Talya Woolf

Women of Israel: Then…

The first of a three-part piece inspired by Yom HaAtzmaut 2019. Israel has come a long way in supporting women’s roles in the military, law, science, and elsewhere. There are dozens of names of women throughout the 1950s and forward of whom we should be proud and teach our children, but it is less easy finding the names of women around the turn of the century – who helped fight for the Jewish state, who helped the Jewish people in Palestine, and who assisted in establishing Israel seventy-one years ago. Perhaps there was a resistance fighter, a pilot, or a spy. In my quest for names and identities, there simply wasn’t a varied list in any one place, so, of course, I compiled a short one myself.

Golda Meir.

The “strong-willed, straight-talking, grey-bunned grandmother of the Jewish people.” A cultural Jew and religious atheist, after getting married, Golda and her husband made Aliyah in 1921. She was in the United States as an emissary for the Working Women’s Council and, upon her return to Israel, joined the Executive Committee of the Histadrut and, in 1938, acted as the Jewish observer from Palestine at the Evian Conference. In 1946, when the British cracked down on Zionists in Palestine, she was forced to take over as acting head of the Political Department of the Jewish Agency, and became the principal negotiator between the Jews in Palestine and the British Agency. In January 1948, Meir traveled to the U.S. and raised $50 million, which was used to purchase arms in Europe for the young country, and four days before the official establishment of Israel, Meir snuck into Jordan for a secret meeting with King Abdullah I, when she (unsuccessfully) urged him not to join the other Arab countries in attacking the Jews. In September 1948, she was appointed Israel’s minister plenipotentiary to the Soviet Union, which was extremely important since Israel secured arms from Eastern European countries. After this period, Meir served as Labor Minister, Foreign Minister, and finally, Prime Minister.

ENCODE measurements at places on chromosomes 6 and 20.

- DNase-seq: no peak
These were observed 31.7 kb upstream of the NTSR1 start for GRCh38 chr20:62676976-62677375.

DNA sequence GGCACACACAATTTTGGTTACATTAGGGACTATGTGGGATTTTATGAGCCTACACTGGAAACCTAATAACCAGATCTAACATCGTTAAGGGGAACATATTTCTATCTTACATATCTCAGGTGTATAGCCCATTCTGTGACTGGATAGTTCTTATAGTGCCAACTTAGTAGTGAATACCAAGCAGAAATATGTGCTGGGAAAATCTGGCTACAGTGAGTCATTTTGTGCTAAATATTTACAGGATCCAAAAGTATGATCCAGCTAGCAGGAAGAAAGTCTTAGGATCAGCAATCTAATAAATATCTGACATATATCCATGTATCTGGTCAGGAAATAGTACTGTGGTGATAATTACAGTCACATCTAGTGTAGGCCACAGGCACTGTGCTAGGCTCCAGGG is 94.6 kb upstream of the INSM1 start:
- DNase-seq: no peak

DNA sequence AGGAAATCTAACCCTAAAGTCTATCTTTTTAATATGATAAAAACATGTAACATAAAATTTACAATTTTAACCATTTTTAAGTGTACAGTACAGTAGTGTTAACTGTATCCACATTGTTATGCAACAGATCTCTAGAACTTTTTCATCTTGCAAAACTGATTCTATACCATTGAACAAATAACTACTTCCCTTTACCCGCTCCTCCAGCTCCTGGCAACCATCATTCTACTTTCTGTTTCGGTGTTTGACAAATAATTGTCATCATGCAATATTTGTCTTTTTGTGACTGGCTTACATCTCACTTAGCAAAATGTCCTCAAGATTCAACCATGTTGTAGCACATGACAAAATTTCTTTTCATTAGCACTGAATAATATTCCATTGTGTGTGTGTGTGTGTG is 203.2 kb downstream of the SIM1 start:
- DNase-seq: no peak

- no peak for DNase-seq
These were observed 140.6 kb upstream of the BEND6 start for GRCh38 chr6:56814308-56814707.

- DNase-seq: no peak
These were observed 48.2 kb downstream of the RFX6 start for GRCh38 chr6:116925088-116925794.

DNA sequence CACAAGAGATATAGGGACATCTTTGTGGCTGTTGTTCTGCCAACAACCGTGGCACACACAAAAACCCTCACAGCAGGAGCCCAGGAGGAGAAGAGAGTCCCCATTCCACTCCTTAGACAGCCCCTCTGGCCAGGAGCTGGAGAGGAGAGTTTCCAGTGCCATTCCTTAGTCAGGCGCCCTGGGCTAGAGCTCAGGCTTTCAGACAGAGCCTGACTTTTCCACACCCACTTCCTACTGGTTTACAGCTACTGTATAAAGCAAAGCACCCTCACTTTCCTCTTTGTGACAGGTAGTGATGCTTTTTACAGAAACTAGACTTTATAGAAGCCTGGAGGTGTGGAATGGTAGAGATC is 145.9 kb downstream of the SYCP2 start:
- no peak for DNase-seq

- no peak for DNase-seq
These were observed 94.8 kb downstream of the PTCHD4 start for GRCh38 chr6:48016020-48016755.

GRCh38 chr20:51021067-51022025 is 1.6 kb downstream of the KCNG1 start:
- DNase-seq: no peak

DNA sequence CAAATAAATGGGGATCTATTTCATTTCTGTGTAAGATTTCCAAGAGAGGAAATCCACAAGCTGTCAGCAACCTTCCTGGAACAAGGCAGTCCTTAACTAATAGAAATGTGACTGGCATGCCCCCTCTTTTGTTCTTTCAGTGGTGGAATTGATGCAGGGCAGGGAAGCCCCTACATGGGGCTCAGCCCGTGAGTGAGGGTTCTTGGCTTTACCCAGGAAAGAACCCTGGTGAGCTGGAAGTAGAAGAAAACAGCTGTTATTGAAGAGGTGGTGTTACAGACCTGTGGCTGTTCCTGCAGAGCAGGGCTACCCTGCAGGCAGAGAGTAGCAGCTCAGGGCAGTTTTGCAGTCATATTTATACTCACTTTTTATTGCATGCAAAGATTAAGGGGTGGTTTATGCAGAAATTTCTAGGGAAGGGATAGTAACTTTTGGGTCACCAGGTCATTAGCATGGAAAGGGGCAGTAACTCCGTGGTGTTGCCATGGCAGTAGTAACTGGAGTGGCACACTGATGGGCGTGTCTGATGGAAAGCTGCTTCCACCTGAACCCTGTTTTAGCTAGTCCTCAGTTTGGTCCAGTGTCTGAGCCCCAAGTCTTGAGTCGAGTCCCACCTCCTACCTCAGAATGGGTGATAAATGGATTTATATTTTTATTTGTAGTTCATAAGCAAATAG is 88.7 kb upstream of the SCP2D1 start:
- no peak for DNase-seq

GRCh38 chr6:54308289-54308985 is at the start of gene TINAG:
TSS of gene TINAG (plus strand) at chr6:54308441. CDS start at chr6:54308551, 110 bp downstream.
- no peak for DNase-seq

Rachel Cohen-Kagan.